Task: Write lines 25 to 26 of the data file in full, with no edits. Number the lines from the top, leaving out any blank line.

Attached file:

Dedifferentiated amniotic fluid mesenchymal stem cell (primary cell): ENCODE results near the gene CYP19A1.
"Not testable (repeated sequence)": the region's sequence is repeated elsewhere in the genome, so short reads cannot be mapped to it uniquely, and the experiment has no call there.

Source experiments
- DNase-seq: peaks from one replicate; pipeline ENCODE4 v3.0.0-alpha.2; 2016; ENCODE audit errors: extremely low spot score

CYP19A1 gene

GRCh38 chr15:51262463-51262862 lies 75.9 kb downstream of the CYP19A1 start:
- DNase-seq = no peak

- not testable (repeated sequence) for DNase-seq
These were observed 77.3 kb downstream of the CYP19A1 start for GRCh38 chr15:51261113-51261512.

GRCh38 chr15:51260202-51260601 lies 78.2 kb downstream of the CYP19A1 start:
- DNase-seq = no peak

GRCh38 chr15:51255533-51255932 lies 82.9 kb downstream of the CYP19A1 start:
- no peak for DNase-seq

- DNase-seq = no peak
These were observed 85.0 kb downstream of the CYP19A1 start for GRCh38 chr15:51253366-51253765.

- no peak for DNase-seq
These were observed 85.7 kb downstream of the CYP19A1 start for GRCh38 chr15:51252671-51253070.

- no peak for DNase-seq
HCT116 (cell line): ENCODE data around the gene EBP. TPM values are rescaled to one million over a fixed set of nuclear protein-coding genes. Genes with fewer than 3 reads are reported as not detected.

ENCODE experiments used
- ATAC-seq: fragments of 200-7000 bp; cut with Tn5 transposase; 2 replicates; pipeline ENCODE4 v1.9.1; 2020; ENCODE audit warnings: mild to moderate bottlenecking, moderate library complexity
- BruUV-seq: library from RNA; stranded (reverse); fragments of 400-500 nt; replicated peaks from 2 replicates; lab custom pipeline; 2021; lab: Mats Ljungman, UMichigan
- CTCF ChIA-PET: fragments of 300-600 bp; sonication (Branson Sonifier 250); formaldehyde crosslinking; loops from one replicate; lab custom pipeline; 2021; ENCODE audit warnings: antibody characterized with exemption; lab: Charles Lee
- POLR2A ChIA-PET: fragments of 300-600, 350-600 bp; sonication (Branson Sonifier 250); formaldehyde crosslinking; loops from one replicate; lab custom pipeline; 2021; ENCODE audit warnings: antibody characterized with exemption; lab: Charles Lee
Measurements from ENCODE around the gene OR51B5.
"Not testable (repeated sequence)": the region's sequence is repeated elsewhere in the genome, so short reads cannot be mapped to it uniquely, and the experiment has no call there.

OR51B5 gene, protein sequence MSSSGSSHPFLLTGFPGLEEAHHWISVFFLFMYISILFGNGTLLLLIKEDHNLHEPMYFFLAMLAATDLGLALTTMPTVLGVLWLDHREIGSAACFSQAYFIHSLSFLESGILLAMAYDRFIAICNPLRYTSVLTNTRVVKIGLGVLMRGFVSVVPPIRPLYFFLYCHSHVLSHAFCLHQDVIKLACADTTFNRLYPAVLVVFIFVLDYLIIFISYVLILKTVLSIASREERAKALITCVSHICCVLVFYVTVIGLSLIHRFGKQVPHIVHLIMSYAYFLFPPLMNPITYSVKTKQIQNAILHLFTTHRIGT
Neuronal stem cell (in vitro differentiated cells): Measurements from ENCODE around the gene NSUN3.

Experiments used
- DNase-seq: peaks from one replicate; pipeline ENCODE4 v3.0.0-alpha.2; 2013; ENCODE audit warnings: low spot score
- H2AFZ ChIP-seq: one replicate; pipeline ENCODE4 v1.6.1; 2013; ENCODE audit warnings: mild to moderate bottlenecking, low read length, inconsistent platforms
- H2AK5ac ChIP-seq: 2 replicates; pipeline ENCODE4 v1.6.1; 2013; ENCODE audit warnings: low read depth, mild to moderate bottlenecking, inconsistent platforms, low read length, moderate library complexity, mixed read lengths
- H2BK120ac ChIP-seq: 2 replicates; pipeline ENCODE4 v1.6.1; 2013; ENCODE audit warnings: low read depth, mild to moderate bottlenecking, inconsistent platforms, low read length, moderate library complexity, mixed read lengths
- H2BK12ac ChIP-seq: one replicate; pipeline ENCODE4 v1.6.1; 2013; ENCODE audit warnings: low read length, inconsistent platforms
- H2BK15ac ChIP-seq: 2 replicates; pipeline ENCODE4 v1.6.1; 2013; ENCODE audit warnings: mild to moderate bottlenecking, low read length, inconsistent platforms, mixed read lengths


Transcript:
Measurements from ENCODE around the gene OR51B5.
"Not testable (repeated sequence)": the region's sequence is repeated elsewhere in the genome, so short reads cannot be mapped to it uniquely, and the experiment has no call there.